Bryde's whale
Bryde's whale

© Howard Martenstyn

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Eden's whale surfacing
Eden's whale surfacing

© Howard Martenstyn

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Eden's whale
Eden's whale

© Howard Martenstyn

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New Great Whale: Eden’s Whale in Sri Lankan Waters?

Marine mammal lovers will be awed by the fact that a new whale has been identified in Sri Lankan waters. Whether this majestic creature is actually Eden's whale remains to be confirmed. However, evidence appears to be pointing in that direction. Nevertherless its a new whale that needs to be recorded separate from other similar whales.

To fully comprehend and confirm the identity of our new finding, a myriad of complex details need to be studied and absorbed. Whale identification is no simple task and to this end I aim below to meticulously describe the dissimilarities and specific details of this new whale as at first sight, in the water most whales appear similar.

Read a non-technical version of this news release reported on October 5, 2014 in the Sunday Times newspaper in Sri Lanka.

The “Bryde's whale complex” comprise two forms of rorqual: Bryde's whale (Balaenoptera brydei, Olsen, 1913) or B. e. brydei, a “large form” that occurs in warm temperate and tropical waters of the Indian, Pacific and Atlantic oceans, and Eden's whale (Balaenoptera edeni, Anderson, 1878) or B. e. edeni, a “small form” that may be restricted to the Indo-Pacific (Perrin & Brownell 2007, Reilly et al. 2008, Martenstyn 2013, Kershaw et al. 2014). They are members of the rorqual family and considered as one of the great whales.


The identity and number of species in the “Bryde's Whale complex” is still unclear (Perrin & Brownell 2007, Reilly et al. 2008, Martenstyn 2013). Furthermore, the taxonomic status and relationships within these species remains complex and poorly understood. Thus, Balaenoptera edeni (Anderson, 1878) nomenclature is provisional for these two forms (B. brydei and B. edeni) until further genetic and morphological research may justify recognition of two species.  Another candidate Balaenoptera omurai (Wada et al. 2003) or Omura’s whale, was previously thought to be a pygmy form of Bryde’s whale was recently classified as a separate species.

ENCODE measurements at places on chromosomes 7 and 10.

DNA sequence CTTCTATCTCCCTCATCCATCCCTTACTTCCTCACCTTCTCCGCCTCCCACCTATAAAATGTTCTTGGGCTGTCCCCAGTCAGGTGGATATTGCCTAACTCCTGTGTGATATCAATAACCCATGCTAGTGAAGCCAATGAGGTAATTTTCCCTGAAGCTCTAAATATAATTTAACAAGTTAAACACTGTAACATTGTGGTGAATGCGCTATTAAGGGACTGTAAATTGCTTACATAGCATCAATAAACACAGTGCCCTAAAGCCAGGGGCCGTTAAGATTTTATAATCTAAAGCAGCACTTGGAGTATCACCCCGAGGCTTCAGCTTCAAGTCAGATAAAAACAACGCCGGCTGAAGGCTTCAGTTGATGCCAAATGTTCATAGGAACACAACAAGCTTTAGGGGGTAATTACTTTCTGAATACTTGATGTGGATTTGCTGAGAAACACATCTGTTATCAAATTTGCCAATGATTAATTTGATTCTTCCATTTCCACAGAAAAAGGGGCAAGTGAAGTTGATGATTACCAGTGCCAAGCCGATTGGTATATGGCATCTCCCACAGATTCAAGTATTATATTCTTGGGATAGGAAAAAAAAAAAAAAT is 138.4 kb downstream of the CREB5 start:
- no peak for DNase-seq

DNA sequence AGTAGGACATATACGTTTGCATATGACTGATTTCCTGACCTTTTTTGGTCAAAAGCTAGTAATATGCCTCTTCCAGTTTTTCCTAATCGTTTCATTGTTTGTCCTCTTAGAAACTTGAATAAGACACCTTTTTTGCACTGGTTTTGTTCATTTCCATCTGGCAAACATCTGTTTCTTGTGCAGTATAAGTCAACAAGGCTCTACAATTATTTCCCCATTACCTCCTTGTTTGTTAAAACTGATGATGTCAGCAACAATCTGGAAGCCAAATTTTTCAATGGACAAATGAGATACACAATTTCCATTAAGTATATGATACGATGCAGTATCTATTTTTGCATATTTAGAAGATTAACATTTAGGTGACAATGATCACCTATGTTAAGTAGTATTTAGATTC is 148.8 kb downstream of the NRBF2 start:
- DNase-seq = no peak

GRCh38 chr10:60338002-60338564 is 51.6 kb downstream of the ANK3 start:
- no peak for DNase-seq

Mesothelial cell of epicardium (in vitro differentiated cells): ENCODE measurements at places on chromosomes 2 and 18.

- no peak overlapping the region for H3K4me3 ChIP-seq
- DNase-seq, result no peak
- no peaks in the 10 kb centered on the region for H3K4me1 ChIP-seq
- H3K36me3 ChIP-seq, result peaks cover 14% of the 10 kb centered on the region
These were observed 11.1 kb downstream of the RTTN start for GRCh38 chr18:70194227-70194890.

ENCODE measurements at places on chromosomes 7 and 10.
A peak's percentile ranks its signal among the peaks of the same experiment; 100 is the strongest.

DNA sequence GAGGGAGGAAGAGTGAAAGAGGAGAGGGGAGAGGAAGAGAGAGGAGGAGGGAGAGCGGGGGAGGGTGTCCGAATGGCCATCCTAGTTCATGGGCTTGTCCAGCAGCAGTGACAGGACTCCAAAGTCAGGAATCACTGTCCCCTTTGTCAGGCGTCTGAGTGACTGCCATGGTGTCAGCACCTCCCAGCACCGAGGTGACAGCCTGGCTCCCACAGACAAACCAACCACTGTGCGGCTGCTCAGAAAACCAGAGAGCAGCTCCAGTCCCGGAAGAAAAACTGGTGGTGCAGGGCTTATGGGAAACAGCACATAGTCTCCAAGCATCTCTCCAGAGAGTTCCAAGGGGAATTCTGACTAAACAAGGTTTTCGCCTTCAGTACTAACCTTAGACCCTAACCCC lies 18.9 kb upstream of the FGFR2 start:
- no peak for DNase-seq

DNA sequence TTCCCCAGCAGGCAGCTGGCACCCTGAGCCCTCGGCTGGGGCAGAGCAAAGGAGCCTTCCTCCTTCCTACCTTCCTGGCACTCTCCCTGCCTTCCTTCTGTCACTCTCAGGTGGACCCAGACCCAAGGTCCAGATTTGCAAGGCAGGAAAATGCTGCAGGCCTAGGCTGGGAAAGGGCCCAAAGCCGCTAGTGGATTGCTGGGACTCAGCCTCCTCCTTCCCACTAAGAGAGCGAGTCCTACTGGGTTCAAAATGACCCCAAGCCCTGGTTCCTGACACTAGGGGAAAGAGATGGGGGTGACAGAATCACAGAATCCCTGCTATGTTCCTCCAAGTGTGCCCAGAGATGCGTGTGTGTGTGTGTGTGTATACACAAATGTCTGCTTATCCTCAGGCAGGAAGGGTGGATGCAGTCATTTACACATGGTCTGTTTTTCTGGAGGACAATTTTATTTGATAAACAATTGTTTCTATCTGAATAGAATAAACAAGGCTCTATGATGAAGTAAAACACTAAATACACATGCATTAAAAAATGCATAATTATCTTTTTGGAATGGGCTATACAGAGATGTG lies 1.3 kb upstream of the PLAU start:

Omura’s whale (length 11.5-12m) has only recently been described in 2003 and separated from the Bryde’s whale complex. It is smaller than the Bryde’s whale (length 13-16.5m) and has more morphological similarities to the fin whale than the Bryde’s whale. Omura’s whale resembles the fin whale in having an asymmetrical jaw colouring, a single median ridge on its head and a blaze.


B. edeni was originally described by Anderson (1879) from a specimen collected near the Sittang River, Myanmar, which is now held in Calcutta. It was small compared with "ordinary" Bryde’s whales, being apparently nearly physically mature at only 11.3m in length (Rice 1998). Junge (1950) collected a further specimen (now held in Leiden) at Sugi Island (between Sumatra and Singapore), which he judged to be physically mature and "slightly over" 12m, and identified it with Anderson's B. edeni (Reilly et al. 2008).


Recent analysis of mitochondrial DNA (mtDNA) control region sequences shows two discrete population units referred to as B. e. brydei (larger, offshore form) and B. e. edeni (smaller, coastal form) in the northern Indian Ocean (Kershaw et al. 2014).


Here, I present new information, to facilitate future whale identifications, related to external morphological evidence, behaviour and distribution of a new form of whale in Sri Lankan waters that is thought to be the Eden’s whale or small form Bryde’s whale. In light of this recent finding, Sri Lankan and Indian minke whale and even fin whale historical and contemporary sighting records are brought into question. Further re-examination of these sighting distribution records will be required including Deraniyagala’s minke whale, B. a. talmaha (Deraniyagala 1963).



The large form Bryde's whale (Bryde's whale) and small form Bryde's whale (Eden's whale) are believed to be two species within the Bryde's whale complex to be present in Sri Lankan waters.

This nomenclature is provisional pending further scientific studies and classification.

Bryde's whale rostrum

Bryde’s whale (3 ridges on head)

Eden's whale rostrum © Howard Martenstyn

Eden’s whale (median & 2 auxiliary ridges on head)

Members of the “Bryde's whale complex” are moderately-sized rorquals, smaller than fin and sei whales but being larger than minke whales.